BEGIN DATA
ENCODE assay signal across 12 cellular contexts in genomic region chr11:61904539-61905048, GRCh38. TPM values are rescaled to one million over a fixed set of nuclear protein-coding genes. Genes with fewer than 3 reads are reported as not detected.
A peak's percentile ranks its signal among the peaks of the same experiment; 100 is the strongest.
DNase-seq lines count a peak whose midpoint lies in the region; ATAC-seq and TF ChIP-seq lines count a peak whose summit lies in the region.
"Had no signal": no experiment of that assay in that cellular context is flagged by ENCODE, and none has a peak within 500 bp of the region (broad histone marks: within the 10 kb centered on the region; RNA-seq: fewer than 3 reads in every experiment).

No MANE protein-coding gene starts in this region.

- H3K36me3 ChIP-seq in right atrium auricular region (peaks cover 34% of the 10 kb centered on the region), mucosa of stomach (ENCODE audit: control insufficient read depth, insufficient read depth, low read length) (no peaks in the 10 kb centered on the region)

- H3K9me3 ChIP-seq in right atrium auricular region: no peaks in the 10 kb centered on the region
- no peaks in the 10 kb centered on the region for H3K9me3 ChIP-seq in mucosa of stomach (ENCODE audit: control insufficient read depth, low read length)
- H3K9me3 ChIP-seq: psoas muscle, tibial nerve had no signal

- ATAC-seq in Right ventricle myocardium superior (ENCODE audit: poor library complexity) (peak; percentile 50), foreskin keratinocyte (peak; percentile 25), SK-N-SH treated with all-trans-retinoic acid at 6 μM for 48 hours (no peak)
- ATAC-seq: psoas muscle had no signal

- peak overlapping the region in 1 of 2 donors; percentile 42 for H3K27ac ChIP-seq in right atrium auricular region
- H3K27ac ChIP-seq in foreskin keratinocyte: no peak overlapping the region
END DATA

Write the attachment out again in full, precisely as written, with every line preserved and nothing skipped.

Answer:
ENCODE assay signal across 12 cellular contexts in genomic region chr11:61904539-61905048, GRCh38. TPM values are rescaled to one million over a fixed set of nuclear protein-coding genes. Genes with fewer than 3 reads are reported as not detected.
A peak's percentile ranks its signal among the peaks of the same experiment; 100 is the strongest.
DNase-seq lines count a peak whose midpoint lies in the region; ATAC-seq and TF ChIP-seq lines count a peak whose summit lies in the region.
"Had no signal": no experiment of that assay in that cellular context is flagged by ENCODE, and none has a peak within 500 bp of the region (broad histone marks: within the 10 kb centered on the region; RNA-seq: fewer than 3 reads in every experiment).

No MANE protein-coding gene starts in this region.

- H3K36me3 ChIP-seq in right atrium auricular region (peaks cover 34% of the 10 kb centered on the region), mucosa of stomach (ENCODE audit: control insufficient read depth, insufficient read depth, low read length) (no peaks in the 10 kb centered on the region)

- H3K9me3 ChIP-seq in right atrium auricular region: no peaks in the 10 kb centered on the region
- no peaks in the 10 kb centered on the region for H3K9me3 ChIP-seq in mucosa of stomach (ENCODE audit: control insufficient read depth, low read length)
- H3K9me3 ChIP-seq: psoas muscle, tibial nerve had no signal

- ATAC-seq in Right ventricle myocardium superior (ENCODE audit: poor library complexity) (peak; percentile 50), foreskin keratinocyte (peak; percentile 25), SK-N-SH treated with all-trans-retinoic acid at 6 μM for 48 hours (no peak)
- ATAC-seq: psoas muscle had no signal

- peak overlapping the region in 1 of 2 donors; percentile 42 for H3K27ac ChIP-seq in right atrium auricular region
- H3K27ac ChIP-seq in foreskin keratinocyte: no peak overlapping the region